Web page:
A cannon from the 1914 centennial of the 1814 Battle of Baltimore, on the top of the hill in Patterson Park.
In the War of 1812, after sacking Washington, British forces headed north to Baltimore, attacking the city by land and sea. The naval battle at Fort McHenry famously inspired Francis Scott Key’s “Star Spangled Banner,” which later became the national anthem. But on land, the 10,000 troops who defended downtown have largely been forgotten.
Two centuries of development has paved over the old battlements, except at one grassy hill where remnants are still visible. Now, there’s an effort under way to uncover some of this lost history, with an archeological dig in the heart of Baltimore.
History under a hill
The hill, about a mile east of downtown Baltimore, was once known as Laudenslager’s Hill, says Johns Hopkins, director of the non-profit Baltimore Heritage.
“Laudenslager had a butcher shop, and a tavern right about where we're standing,” says Hopkins, standing at the top of what is now Patterson Park. “This was the edge of Baltimore City.”
From his butcher shop, Laudenslager had a great view over the harbor. He could also see the roads approaching the city from the East. So it was on this strategic spot on the edge of the city that Baltimoreans built the fortifications they hoped would protect their homes.
“It was virtually everybody in Baltimore City, whether you were a recent immigrant, whether you were an aristocrat, whether you were a man, whether you were a woman, whether you were a child, everybody pitched in for the defense of the city.”
Thousands of residents came out to dig trenches and build berms, stretching more than a mile along the high ground, preparing for the onslaught of British troops.
In a few weeks, the digging will start up again, in the middle of what’s now one of the city’s most popular parks. Baltimore Heritage is behind the project, and they've already done some preliminary work.
John Bedell, with the Louis Berger Group, is the lead archaeologist for the dig. He and his team have already completed a preliminary geophysical survey, using radar to see what is under the grass.
“The radar goes into the soil and bounces back whenever there’s a change in the consistency of the soil,” explains Bedell. Using this technology, the team was able to trace the path of the earthworks across the length of the park.
This site was first used as a military installation in September 1814, during the pivotal Battle of Baltimore in the War of 1812.
Just weeks earlier, the British had attacked the nation’s capital, sending the president fleeing to Virginia, and setting fire to the White House, the Treasury and the Capitol building. The Americans were demoralized, and the British were hoping to deal one final, decisive blow, with the attack on Baltimore.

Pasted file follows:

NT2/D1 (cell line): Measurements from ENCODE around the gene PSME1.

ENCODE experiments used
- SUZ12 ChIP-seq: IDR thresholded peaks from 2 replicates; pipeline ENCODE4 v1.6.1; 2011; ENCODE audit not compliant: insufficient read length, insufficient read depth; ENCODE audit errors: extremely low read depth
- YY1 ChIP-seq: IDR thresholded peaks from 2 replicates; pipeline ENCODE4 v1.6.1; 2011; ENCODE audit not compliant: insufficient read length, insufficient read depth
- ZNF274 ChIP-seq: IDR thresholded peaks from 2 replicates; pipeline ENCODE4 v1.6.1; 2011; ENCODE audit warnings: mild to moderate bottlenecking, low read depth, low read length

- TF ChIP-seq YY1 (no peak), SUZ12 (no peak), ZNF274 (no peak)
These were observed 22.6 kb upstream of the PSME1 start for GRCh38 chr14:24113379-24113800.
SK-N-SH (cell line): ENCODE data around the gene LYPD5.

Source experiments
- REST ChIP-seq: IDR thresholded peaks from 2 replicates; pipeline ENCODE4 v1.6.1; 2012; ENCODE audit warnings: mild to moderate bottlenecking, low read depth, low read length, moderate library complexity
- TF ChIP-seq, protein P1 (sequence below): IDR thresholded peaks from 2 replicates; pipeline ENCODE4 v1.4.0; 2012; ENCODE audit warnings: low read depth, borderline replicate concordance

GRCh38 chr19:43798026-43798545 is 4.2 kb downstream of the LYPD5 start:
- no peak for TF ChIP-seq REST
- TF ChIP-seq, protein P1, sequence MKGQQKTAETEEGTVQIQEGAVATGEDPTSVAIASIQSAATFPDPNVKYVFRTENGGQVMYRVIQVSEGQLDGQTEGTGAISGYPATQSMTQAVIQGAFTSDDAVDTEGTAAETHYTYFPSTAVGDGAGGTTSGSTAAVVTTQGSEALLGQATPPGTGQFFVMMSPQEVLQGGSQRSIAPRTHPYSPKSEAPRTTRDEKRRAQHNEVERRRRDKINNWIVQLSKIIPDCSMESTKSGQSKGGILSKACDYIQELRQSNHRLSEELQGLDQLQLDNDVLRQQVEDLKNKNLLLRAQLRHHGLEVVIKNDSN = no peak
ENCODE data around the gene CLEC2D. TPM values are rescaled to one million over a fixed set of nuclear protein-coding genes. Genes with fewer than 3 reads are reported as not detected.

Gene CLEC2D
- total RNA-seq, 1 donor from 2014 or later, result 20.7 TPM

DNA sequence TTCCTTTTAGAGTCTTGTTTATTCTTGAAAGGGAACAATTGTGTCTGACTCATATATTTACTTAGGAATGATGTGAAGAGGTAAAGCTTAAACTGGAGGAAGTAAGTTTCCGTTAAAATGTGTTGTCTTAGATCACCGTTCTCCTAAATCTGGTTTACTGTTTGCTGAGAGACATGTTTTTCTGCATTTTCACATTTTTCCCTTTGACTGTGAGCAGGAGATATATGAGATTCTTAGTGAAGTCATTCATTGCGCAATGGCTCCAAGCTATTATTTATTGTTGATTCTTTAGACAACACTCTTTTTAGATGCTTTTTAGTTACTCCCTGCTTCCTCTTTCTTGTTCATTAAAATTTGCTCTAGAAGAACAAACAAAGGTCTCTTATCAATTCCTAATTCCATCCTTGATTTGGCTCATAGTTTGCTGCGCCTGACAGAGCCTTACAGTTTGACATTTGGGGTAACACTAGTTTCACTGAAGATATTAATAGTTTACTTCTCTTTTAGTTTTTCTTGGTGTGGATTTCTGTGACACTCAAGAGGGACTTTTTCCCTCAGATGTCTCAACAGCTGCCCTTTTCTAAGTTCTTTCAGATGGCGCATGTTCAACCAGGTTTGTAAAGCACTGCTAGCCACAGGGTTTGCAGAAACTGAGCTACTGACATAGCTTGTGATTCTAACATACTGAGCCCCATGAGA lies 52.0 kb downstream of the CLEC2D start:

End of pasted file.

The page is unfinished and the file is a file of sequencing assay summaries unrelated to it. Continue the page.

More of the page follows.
“To the extent the war of 1812 was about anything, it was about whether the United States would really be an independent country,” says Bedell.
In the Battle of Baltimore, he says, Americans finally stood up and asserted their independence.
Baltimore’s defenses were so good, the Battle of Baltimore wasn't even really a battle: out in the harbor, the Royal Navy bombarded Fort McHenry for more than 24 hours, but ran out of cannonballs before doing much damage. On land, British troops were scared off the attack.
“They see massive fortifications which they hadn’t really expected,” says Hopkins.
The British were outnumbered two to one.
Connecting people to the past
Hopkins says after the Battle of Baltimore, this hill was preserved as hallowed ground. In 1914, there was a big centennial celebration here. But since then, the history has largely been forgotten.
“For example, my son, who’s ten years old, knows this as one of Baltimore’s greatest sledding hills – that’s its claim to fame. Little does he know, until now, that he’s sledding on a key part of America’s defense in the war against the British.”
The dig is funded in part by a grant from the National Park Service. Kristen McMasters is an archeologist with the Park Service, specializing in American battlefields.
“There’s a couple of great mysteries here, in that there was the Battle of Baltimore, but our best info is from six weeks after, when there were lots of defenses.”
Baltimoreans continued to build to up fortifications after the battle, in preparation for a possible second attack. This means archeologists will have to determine what is from the actual Battle of Baltimore, and what came in the weeks and months and years after.
“That, archaeologically is going to be tough, tough, tough to figure out.”
Regardless of what they find or don't find, Bedell says it will be a good way to connect local residents to the area’s history.
“Sometimes archeology’s about knowledge, it’s about learning about the past, but it’s also about connecting people to the past. Sometimes people who can't get into reading about the past can feel connected by touching it physically, through standing on it, through being on that spot, and seeing it and feeling it in their hands.”
Dozens of volunteers, included two eighth grade classes, will be assisting Bedell and the small team of archeologists working on dig, which starts April 15.
Music: "Machineries of Joy" by British Sea Power from Machineries of Joy